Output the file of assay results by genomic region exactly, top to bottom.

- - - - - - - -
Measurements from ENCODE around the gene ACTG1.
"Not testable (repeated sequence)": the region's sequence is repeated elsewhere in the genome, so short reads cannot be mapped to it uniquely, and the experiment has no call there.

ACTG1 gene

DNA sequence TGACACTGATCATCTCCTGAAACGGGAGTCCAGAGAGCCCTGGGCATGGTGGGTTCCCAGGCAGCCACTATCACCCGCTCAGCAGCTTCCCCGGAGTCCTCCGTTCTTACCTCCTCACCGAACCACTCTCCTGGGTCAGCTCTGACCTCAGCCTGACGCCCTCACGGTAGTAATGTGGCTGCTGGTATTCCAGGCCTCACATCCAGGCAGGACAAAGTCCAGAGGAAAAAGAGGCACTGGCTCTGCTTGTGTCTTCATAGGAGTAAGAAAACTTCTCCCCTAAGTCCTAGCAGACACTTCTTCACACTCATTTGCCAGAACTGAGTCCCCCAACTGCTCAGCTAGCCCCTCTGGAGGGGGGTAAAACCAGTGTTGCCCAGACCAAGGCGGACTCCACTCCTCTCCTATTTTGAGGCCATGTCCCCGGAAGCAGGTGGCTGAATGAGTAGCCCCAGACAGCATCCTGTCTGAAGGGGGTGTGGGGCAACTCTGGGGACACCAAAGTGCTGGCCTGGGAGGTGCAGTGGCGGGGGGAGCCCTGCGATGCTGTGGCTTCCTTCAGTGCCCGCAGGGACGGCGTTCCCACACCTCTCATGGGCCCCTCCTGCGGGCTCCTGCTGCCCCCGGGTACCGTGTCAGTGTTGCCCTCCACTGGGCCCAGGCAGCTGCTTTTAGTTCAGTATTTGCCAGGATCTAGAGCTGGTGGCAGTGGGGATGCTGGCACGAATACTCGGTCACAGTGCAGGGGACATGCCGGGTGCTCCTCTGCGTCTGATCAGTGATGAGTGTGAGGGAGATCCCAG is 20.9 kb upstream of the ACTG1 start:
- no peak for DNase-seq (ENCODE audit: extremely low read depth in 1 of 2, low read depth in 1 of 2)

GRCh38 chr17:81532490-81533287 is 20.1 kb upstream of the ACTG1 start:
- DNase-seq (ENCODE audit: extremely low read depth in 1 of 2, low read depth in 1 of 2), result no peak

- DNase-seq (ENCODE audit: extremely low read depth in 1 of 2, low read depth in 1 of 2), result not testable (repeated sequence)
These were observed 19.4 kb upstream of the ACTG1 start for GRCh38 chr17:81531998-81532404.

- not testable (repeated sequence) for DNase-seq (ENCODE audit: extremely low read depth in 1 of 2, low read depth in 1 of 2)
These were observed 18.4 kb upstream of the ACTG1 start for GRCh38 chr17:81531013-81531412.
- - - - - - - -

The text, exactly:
Measurements from ENCODE around the gene ACTG1.
"Not testable (repeated sequence)": the region's sequence is repeated elsewhere in the genome, so short reads cannot be mapped to it uniquely, and the experiment has no call there.

ACTG1 gene

DNA sequence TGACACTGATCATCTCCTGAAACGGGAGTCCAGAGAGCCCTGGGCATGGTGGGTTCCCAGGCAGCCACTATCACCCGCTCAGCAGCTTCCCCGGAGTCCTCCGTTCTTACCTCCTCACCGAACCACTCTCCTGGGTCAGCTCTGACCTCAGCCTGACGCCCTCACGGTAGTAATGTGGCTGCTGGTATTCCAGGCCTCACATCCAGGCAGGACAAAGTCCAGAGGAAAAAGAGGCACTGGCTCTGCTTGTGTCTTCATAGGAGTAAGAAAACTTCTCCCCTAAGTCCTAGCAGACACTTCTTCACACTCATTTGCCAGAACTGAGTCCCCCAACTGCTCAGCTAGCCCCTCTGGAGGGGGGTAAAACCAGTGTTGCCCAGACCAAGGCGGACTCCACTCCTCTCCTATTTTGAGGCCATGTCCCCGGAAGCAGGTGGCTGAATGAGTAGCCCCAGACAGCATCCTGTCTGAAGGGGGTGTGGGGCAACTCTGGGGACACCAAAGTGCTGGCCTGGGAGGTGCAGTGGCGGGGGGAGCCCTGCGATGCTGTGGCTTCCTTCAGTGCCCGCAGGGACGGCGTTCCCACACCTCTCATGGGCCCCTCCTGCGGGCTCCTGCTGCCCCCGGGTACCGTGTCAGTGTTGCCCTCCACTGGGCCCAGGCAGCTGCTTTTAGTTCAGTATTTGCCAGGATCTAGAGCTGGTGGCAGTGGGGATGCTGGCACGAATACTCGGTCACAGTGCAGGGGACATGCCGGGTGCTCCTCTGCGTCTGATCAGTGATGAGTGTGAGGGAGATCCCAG is 20.9 kb upstream of the ACTG1 start:
- no peak for DNase-seq (ENCODE audit: extremely low read depth in 1 of 2, low read depth in 1 of 2)

GRCh38 chr17:81532490-81533287 is 20.1 kb upstream of the ACTG1 start:
- DNase-seq (ENCODE audit: extremely low read depth in 1 of 2, low read depth in 1 of 2), result no peak

- DNase-seq (ENCODE audit: extremely low read depth in 1 of 2, low read depth in 1 of 2), result not testable (repeated sequence)
These were observed 19.4 kb upstream of the ACTG1 start for GRCh38 chr17:81531998-81532404.

- not testable (repeated sequence) for DNase-seq (ENCODE audit: extremely low read depth in 1 of 2, low read depth in 1 of 2)
These were observed 18.4 kb upstream of the ACTG1 start for GRCh38 chr17:81531013-81531412.